Government Relations Update

Recent reports issued by the Department of Defense (DoD) reveal seriously troubling increases in the rates of suicide among service members in the Army and Marine Corps.

The statistics compiled by the Department of Veterans Affairs (VA) suggest that an average of 18 veterans will die by suicide on any given day. These troubling data have led to increasing calls from policymakers to redouble efforts to address this epidemic of military and veteran suicides.

A meeting with members of the House Veterans Affairs Committee focused on innovative strategies for reducing suicide risk in military service members and veterans. From left to right: Rep. Tim Walz (D-Minn.), Rep. Michael Michaud (D-Maine), Rep. Ann Marie Buerkle (R-N.Y.), Rep. Phil Roe (R-Tenn.), Rep. Gus Bilirakis (R-Fla.), Dr. Janet Kemp, Dr. Craig Bryan, Dr. David A. Jobes and Dr. M. David Rudd. (credit: Lloyd Wolf)To draw more attention to the problem, APA's Public Interest Government Relations Office teamed with the University of Utah's National Center for Veterans Studies (NCVS) to co-host three days of events in Washington, DC, focused on reducing suicide risk in military and veteran populations. The Sept. 12 – 14 summit included two congressional briefings where psychologists spoke with key lawmakers on effective strategies for reducing suicide risk in this population.

"It's important for APA and psychology to remain front and center on this critical issue," said Diane Elmore, PhD, MPH, Associate Executive Director of APA's Public Interest Government Relations Office and coordinator of APA's activities on military and veterans issues. "APA members are making noteworthy advances toward understanding this very real problem facing many of our service members and veterans. The recommendations generated from these collaborative events can help psychologists and other mental health professionals in reducing suicide risk among our nation's warriors."

At the first congressional event — a roundtable with members of the House Veterans Affairs Committee members — APA and other experts spoke about current initiatives and needed resources with a bipartisan group of members of Congress: Reps. Gus Bilirakis (R-Fla.), Ann Marie Buerkle (R-NY), Russ Carnahan (D-Mo.), Michael Michaud (D-Maine), Phil Roe (R-Tenn.) and Tim Walz (D-Minn.).

The panel — moderated by APA member M. David Rudd, PhD, National Science Director of the NCVS and Dean of the College of Social and Behavioral Science at the University of Utah — included APA members David Jobes, PhD, the Catholic University of America, and Craig Bryan, PsyD, University of Texas Health Science Center, San Antonio. Rounding out the panel was Janet Kemp, RN, PhD, National Director of the VA's Suicide Prevention Program, who gave an overview of some of the department's initiatives to address suicide among veterans.

The second Capitol Hill event was an afternoon briefing in the U.S. Senate Committee on Veterans Affairs hearing room for Capitol Hill staff, government officials and the general public entitled "Reducing Suicide Risk in Military Service Members and Veterans."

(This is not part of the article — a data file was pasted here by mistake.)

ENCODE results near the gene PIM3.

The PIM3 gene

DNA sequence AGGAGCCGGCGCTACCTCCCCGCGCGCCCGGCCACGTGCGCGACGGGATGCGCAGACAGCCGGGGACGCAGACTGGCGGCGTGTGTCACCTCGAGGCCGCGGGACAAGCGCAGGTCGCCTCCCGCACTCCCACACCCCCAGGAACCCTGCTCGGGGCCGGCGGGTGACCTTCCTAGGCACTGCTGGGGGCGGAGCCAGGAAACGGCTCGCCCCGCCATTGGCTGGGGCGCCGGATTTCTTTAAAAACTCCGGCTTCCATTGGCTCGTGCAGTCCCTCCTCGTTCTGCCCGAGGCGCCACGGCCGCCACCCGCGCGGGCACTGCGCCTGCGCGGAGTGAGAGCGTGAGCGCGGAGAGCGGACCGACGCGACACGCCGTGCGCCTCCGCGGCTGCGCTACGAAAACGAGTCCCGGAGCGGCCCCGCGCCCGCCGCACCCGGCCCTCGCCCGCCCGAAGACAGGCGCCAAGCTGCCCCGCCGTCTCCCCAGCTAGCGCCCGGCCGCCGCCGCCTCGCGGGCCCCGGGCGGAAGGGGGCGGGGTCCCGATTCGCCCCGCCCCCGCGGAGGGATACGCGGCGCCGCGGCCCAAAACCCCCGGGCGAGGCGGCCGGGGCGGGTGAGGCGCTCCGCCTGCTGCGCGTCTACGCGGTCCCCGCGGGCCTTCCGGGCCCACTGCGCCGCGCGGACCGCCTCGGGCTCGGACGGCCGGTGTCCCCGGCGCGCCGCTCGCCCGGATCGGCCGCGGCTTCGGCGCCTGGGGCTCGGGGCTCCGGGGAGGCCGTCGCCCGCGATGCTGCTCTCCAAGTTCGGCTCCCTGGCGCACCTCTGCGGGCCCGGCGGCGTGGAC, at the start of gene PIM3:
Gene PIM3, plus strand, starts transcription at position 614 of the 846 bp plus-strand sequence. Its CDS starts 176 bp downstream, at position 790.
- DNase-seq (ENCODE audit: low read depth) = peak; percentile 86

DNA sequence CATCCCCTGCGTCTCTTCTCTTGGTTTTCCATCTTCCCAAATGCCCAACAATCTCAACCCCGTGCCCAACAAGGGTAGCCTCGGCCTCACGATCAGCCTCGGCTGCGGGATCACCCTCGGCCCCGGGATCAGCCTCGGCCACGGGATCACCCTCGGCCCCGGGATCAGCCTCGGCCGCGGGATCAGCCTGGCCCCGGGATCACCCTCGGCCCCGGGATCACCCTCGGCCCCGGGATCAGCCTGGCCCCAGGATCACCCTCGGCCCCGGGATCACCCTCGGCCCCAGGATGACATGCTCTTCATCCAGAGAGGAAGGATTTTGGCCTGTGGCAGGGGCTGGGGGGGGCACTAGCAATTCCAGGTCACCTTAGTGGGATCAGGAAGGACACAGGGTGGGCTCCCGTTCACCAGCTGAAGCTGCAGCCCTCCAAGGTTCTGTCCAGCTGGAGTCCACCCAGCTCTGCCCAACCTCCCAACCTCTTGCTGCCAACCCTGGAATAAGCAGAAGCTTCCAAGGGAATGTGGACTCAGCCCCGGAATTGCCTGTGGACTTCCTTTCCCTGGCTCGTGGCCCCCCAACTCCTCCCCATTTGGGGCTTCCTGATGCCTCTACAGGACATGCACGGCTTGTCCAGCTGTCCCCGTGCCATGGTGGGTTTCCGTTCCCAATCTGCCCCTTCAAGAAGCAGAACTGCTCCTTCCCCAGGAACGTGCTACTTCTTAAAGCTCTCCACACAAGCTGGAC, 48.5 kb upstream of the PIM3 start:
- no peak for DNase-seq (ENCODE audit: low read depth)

Honoring a hero: Dr. M. David Rudd, Heather O’Beirne Kelly, Medal of Honor recipient Staff Sgt. Salvatore “Sal” Giunta, Dr. Melba J.T. Vasquez and Dr. Diane Elmore at a reception and dinner honoring Giunta. (credit: Lloyd Wolf)The APA/NCVS summit also featured a reception and dinner in honor of Staff Sgt. Salvatore "Sal" Giunta, the first living recipient of the Medal of Honor for service in Iraq or Afghanistan. Before nearly 60 invited guests representing the DoD, the VA, academia, the private sector and policymakers, Giunta was presented with an APA Presidential Citation by APA President Melba J.T. Vasquez, PhD.

In his remarks, Giunta emphasized that his bravery was a product of both excellent military training and the opportunity to train and serve with exemplary people.

The summit also included a meeting of national experts who were charged with identifying best practices for the clinical management of suicide risk with military service members and veterans. Members of the group included top researchers and clinicians specializing in suicide prevention, as well as veterans of various American wars, who discussed their experiences re-entering society after their service. "I was particularly pleased that we were able to gather a group of experts across DoD, VA and the private sector," said Rudd. "Collaboration is critical to identifying best practices and making specific recommendations to guide clinical practice."

The group will continue to collaborate and plans to meet again in the next few months, with the goal of developing a set of clinical recommendations for assessing and managing suicide risk.

"This best practices meeting provided an incredible opportunity to engage many of the leading experts on this vital issue,"said APA's Chief Executive Officer Norman B. Anderson, PhD. "The University of Utah's National Center for Veterans Studies is to be commended for their national leadership in this area and for their much valued partnership with APA."

The meeting was made possible by a grant to the University of Utah from, also known as

Ben Vonachen is a senior legislative assistant in APA's Public Interest Government Relations Office.